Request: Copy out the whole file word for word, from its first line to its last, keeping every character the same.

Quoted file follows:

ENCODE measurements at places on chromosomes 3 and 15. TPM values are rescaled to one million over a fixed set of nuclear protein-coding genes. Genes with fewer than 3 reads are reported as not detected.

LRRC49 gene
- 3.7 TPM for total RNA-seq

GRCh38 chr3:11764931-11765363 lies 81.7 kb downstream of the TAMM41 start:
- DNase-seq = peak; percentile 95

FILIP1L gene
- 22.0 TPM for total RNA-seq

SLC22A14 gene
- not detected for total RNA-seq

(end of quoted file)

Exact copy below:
ENCODE measurements at places on chromosomes 3 and 15. TPM values are rescaled to one million over a fixed set of nuclear protein-coding genes. Genes with fewer than 3 reads are reported as not detected.

LRRC49 gene
- 3.7 TPM for total RNA-seq

GRCh38 chr3:11764931-11765363 lies 81.7 kb downstream of the TAMM41 start:
- DNase-seq = peak; percentile 95

FILIP1L gene
- 22.0 TPM for total RNA-seq

SLC22A14 gene
- not detected for total RNA-seq